Nessel reaches $3.2M settlement in first PFAS case

Fowlerville plastics company ordered to pay by March 31

By: - January 30, 2023 4:53 pm

Asahi PFAS site in Brighton

The first settlement has been reached in Attorney General Dana Nessel’s ongoing legal fight against companies that have released toxic “forever chemicals” across Michigan, amounting to more than $3.2 million plus future costs incurred by cleanup efforts.

Nessel filed an October 2020 lawsuit in circuit court alleging that Asahi Kasei Plastics North America, a plastic resin manufacturer based in Fowlerville, had released illegal levels of per- and poly-fluoroalkyl substances (PFAS) into a swath of land near Brighton.

Dana Nessel | Ken Coleman

A judge ruled via consent decree Monday that Asahi must investigate PFAS discharged from their former facility into the soil, groundwater and surface water, then perform response actions to address chemical levels that exceed state limits.

Within 60 days (by March 31, if the consent decree filed Monday is entered into court on the same day), Asahi is also required to pay $175,000 to cover the state’s litigation costs related to the case, $2.4 million to plaintiffs’ counsel for their attorneys’ fees and $63,686.33 to the state for all past response activity costs.

The company will also have 60 days to pay $600,000 to cover all of the state’s future response activity costs, as well as the Michigan Department of Environment, Great Lakes and Energy’s (EGLE) costs to enforce the degree and all of the department’s future response activity costs going forward.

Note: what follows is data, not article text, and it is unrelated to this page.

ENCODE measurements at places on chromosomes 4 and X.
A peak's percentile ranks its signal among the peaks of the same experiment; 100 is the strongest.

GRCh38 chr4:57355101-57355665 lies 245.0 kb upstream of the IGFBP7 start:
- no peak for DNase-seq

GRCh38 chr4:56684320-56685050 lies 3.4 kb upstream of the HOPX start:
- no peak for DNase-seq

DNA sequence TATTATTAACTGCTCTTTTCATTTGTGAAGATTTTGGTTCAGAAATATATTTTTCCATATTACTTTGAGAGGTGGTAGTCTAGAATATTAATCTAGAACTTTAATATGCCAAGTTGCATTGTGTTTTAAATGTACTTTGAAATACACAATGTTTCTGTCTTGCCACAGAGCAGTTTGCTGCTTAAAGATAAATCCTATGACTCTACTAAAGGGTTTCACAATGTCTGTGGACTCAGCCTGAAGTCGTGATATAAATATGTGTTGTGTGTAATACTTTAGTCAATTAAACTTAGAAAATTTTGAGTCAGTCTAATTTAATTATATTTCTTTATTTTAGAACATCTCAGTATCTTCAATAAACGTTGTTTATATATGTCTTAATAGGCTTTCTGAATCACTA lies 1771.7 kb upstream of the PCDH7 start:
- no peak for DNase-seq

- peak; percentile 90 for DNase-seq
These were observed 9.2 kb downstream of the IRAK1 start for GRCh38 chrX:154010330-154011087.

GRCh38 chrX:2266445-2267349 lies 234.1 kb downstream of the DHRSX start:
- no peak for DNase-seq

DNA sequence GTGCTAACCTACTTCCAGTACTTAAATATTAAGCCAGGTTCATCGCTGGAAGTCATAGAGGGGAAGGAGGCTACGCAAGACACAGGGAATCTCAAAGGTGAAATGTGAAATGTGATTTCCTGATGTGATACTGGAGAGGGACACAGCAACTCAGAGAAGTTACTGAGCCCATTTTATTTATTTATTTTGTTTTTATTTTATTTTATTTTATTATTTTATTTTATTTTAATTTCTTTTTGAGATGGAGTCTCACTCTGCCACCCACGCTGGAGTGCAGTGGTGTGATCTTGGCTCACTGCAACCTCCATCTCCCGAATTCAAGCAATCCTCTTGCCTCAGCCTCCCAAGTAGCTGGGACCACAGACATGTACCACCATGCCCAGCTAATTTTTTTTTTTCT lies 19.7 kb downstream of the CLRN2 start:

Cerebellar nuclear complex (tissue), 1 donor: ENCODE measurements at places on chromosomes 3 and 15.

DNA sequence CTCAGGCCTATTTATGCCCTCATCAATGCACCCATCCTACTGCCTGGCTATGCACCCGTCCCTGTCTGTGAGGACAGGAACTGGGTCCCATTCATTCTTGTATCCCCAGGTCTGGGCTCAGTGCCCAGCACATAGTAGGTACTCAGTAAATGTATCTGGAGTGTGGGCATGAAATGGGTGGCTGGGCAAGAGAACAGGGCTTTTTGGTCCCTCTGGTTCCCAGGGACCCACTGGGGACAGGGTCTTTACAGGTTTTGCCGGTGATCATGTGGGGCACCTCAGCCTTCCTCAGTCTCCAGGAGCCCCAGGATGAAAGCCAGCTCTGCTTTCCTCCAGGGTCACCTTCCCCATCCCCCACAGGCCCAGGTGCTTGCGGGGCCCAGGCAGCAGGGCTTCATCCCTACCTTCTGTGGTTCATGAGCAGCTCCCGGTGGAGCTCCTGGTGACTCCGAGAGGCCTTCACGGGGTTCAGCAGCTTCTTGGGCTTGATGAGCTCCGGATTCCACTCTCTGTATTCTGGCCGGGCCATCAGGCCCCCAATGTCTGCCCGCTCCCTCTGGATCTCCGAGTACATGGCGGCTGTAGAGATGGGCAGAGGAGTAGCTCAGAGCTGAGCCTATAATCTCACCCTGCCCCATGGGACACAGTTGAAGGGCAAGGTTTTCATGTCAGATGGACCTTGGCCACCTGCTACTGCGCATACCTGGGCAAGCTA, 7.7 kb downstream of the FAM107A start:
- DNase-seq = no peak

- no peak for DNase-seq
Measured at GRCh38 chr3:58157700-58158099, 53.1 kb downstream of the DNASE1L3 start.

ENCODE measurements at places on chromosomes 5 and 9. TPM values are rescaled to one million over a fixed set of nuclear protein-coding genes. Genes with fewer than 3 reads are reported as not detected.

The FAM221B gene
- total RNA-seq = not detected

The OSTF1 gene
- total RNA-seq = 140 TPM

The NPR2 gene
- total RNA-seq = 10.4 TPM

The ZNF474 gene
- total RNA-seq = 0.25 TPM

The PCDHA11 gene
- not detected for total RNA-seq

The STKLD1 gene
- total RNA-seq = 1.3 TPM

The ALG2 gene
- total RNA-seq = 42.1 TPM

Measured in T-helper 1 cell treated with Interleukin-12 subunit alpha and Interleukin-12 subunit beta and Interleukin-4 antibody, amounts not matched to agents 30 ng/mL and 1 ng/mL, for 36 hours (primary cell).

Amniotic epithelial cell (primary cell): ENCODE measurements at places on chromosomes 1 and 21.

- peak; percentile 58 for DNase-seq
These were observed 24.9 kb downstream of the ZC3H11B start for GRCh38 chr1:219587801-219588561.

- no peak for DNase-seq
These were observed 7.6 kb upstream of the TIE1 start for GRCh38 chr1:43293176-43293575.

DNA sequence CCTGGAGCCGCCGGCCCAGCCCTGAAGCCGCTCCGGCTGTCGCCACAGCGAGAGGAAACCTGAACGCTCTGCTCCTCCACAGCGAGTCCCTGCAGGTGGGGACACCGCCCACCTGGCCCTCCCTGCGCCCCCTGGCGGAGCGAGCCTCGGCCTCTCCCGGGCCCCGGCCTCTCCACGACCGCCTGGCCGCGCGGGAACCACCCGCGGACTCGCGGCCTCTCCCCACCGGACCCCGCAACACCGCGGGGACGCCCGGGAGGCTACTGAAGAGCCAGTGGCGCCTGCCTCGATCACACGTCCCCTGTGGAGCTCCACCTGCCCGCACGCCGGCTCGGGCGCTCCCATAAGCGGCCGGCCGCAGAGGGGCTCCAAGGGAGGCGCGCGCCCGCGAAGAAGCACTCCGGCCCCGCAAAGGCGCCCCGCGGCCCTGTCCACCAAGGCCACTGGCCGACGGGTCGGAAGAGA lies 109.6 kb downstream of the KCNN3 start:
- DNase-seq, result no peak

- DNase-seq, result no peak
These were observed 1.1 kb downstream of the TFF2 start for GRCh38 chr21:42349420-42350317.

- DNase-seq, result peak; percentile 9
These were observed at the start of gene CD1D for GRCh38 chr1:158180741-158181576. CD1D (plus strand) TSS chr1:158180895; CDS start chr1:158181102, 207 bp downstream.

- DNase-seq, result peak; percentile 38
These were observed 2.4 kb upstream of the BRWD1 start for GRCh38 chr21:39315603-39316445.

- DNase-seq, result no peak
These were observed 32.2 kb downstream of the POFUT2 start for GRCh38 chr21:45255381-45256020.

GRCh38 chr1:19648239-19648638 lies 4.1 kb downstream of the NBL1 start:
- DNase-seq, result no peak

The ongoing costs will be periodically invoiced to Asahi by the state as they are incurred. They are required to be paid within 60 days of receipt.

Not including future payments, Asahi is required to pay about $3,238,686 by March 31.

“The agreed-upon framework for compliance at this site requires work under an enforceable schedule and is a favorable outcome for Michigan,” Nessel said in a statement Monday.  “This settlement reflects my promise to protect the public and the environment from the harmful impacts of PFAS and hold companies responsible for contamination.  My office and I will continue to pursue that goal, in court or cooperatively.” 

If Asahi fails to make full payment to EGLE by the set deadlines, interest will accrue until the costs are fully paid. For every failure or refusal to comply with any term or condition of the consent decree, the penalty per violation per day will begin at $250, then $750, then escalate to $1,500 after a month.

Asahi was one of 17 companies named in a major PFAS lawsuit Nessel brought in 2020. The case against Asahi was then separated out from the larger suit and moved to the Livingston County Circuit Court, where it has become the first case to reach a resolution.

There are six other PFAS cases still pending in state and federal court.

“I started the PFAS Litigation project in 2020 to bring relief to communities impacted by PFAS contamination, and this settlement is another step in the right direction,” Nessel said.  “I am pleased with this resolution, and I look forward to seeing the important investigation and work get underway.”  

Asahi’s plans to address PFAS at its old facility must be submitted to and approved by EGLE before they are carried out. Any work plans that are deemed of significant public interest may also be available for public comment before being approved.

“EGLE is pleased with Attorney General Nessel’s work to help protect Michiganders from PFAS contamination and ensure the responsible party takes appropriate action to investigate and address hazardous releases,” said Dan Eichinger, EGLE acting director. “EGLE continue[s] to work to identify, assess and address PFAS sites throughout the state, holding polluters accountable and protecting our state’s resources and people.” 

The still-pending PFAS cases brought by the state are:

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Laina G. Stebbins
Laina G. Stebbins

Laina G. Stebbins covers the environment, Native issues and criminal justice for the Advance. A lifelong Michigander, she is a graduate of Michigan State University’s School of Journalism, where she served as Founding Editor of The Tab Michigan State and as a reporter for the Capital News Service.

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